4 out of 5
Label: Jetset Records
Produced by: Tod Ashley, Tamir Muskat
With apologies to Tod Ashley and Firewater, the band has somewhat always been a shtick. Cop Shoot Cop was a shtick – take a look at that name – and then Firewater started out with an album with an image of Jesus on the cover, entitled ‘Get Off the Cross, We Need the Wood for the Fire.’ Sure.
Tod’s stumbling-drunk tales of trashy denizens and misfire relationships matched his Waits-growl; CSC’s NY thrash grunge sound had matured into world weary snark, with a squeezebox circusy rhythm underscoring the kind of play-acting the band was doing. As with CSC, this had a bid towards radio-ready rock at one point – Firewater’s Psychopharmacology – but even if Ashley’s words tell wholly recognizable stories about depression, and agreeable rah-rahs about over medication, the band and singer still lean, sonically, in a darker, bleaker direction than listeners may prefer, and that shtick is all-encompassing, so unless you’re down with doing a little squeezebox jig alongside, it can perhaps get tiresome.
As such, your mileage may vary with any given Firewater disc, but the title of this one is especially apt: boil the stylistic touchpoints of the group down, and you’ll come away with a lot of what you find here: from classic 60s pop to Johnny Cash to Stones’ bluesy jangle and etc. And, of course, Waits.
On a first pass, even if you’re not necessarily familiar with the source material, the album is Firewater perfection: celebratory and sad at the same time, twisting smiles into questionable sneers with Ashley’s slow-roll delivery or the production, which reverbs the heck out of some elements and deepens the low-end delightfully, making “shallow” singalongs have a particular resonance. The choice to slow some things down or, y’know, make them jigs, isn’t just an extension of that shtick: it makes the tracks sound like… Firewater should have written them, as though the existence of this band was all justification to get to this covers disc.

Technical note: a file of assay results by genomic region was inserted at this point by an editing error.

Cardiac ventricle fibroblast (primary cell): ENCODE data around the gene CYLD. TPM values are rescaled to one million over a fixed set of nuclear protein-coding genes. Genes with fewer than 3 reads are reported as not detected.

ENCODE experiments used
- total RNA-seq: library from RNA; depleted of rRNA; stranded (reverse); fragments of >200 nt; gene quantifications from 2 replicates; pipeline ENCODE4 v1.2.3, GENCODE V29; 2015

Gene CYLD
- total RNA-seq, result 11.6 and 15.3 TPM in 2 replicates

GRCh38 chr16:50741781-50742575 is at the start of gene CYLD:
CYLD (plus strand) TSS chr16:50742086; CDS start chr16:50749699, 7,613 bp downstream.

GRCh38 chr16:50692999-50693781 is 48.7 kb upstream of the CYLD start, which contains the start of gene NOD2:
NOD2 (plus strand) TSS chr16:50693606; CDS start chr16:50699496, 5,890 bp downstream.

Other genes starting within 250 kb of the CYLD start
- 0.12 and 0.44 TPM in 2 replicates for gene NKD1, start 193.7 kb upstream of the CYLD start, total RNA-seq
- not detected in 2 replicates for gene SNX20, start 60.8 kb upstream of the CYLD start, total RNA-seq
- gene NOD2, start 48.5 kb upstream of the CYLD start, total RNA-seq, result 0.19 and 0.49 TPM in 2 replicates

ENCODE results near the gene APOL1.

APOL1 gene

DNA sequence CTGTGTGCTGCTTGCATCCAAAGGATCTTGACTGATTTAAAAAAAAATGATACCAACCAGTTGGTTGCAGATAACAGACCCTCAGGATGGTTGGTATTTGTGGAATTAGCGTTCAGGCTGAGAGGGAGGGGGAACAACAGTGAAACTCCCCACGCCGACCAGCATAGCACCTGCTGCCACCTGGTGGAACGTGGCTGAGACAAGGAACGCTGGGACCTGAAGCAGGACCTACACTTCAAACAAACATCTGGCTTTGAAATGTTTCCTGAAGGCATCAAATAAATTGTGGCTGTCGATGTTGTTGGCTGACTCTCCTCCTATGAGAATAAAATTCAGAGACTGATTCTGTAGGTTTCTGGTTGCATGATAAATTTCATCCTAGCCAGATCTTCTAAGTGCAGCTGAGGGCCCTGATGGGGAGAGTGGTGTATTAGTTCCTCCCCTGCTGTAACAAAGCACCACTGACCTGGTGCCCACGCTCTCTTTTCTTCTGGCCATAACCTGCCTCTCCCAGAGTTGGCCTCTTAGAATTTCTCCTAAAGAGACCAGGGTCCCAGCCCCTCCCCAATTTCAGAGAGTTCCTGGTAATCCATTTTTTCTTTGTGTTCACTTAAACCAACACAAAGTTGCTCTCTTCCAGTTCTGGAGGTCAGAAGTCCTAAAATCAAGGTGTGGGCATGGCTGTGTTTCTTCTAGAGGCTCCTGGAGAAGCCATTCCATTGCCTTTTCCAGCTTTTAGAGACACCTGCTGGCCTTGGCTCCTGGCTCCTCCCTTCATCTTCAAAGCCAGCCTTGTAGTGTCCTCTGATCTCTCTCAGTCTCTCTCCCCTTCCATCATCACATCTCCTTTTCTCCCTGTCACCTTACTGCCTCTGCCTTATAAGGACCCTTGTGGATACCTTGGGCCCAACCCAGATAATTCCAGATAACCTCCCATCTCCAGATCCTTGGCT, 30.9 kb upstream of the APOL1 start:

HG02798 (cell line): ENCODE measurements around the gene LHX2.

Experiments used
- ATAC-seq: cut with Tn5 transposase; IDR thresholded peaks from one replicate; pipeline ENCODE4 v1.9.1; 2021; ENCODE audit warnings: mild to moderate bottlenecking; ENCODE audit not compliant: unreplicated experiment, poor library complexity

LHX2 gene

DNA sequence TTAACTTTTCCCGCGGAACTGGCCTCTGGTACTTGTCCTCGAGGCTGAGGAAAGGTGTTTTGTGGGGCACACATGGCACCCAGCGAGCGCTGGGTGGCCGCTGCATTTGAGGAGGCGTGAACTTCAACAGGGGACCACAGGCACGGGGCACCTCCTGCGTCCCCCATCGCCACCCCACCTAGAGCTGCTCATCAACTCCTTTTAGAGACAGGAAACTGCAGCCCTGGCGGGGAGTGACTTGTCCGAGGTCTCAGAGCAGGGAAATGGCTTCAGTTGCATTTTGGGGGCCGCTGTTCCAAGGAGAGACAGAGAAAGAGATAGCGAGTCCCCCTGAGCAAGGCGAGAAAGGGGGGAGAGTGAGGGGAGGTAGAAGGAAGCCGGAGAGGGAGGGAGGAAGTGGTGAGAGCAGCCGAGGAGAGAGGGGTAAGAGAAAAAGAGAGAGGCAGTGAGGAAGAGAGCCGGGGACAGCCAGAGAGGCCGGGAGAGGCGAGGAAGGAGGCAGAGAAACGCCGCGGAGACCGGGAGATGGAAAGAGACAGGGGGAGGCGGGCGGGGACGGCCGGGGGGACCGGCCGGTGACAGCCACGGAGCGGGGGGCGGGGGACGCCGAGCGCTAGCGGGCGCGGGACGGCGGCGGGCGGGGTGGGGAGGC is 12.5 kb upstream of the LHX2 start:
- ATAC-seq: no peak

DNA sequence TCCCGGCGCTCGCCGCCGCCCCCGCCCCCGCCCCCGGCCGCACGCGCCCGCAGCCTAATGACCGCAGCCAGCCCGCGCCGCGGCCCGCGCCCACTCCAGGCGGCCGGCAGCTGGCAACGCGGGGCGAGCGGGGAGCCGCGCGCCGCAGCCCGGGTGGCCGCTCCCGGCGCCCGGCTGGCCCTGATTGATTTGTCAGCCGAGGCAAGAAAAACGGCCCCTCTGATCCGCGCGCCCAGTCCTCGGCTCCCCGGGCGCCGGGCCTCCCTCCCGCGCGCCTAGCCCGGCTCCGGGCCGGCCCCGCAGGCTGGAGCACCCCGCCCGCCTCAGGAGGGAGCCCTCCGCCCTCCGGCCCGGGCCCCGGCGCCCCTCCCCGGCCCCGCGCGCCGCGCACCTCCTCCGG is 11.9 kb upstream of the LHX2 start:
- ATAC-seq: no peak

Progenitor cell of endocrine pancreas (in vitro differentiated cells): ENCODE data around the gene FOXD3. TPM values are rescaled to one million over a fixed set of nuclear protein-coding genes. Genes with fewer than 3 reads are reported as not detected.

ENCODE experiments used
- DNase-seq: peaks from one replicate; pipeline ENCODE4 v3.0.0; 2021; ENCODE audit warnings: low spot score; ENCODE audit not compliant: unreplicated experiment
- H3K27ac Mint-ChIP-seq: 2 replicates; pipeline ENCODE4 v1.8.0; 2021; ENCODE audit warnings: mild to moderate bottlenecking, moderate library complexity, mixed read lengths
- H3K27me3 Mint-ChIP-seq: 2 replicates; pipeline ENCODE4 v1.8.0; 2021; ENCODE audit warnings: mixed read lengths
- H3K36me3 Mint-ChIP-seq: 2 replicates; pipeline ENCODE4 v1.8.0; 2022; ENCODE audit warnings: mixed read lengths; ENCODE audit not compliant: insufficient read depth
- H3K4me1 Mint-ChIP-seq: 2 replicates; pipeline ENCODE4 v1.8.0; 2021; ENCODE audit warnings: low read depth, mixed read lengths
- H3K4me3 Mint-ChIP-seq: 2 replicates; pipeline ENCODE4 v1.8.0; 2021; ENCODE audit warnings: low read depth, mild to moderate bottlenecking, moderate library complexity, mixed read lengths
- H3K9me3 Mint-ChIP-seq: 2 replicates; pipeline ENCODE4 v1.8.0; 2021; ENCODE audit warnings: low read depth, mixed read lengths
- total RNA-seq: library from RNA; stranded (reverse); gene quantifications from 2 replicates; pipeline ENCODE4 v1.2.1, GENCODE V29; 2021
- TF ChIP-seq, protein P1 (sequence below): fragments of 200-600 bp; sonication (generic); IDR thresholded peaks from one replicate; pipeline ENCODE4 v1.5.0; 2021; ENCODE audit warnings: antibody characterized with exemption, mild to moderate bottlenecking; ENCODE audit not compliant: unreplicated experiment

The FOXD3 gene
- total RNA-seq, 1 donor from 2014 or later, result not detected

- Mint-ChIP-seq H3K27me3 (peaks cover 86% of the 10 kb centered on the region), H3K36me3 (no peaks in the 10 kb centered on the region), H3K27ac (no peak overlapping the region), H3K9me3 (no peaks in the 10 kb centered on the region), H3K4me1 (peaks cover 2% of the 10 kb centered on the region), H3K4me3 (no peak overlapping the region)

A slower listen does suggest some spots that could have been tightened up, perhaps, with Ashley’s / Tamir Muskat’s production and sound decisions maybe over-treating some elements in such a way that it distracts from the magic that’s made just by Tod’s (and Britta Phillips’) vocal efforts applied to the already memorable melodies; and while choices like Folsom County Blues are perfect, we start to dip maybe too much into that type of “that makes sense” well with This Little Light of Mine, and Paint It, Black and others – all individually excellent, but starting to tickle that shtick sensibility somewhat. Heather Phares’ allmusic review has a much more intelligent dive into this, even if I don’t necessarily agree with every particular.
That said, it’s something that this is one of my more frequented Firewater discs, in the sense that I feel like it maybe best defines what they’re about, before and after this point. That’s besides it just being a truly enjoyable, fun, but also affecting set of songs. presented in such a way as not to betray Tod’s crooked-smile sound.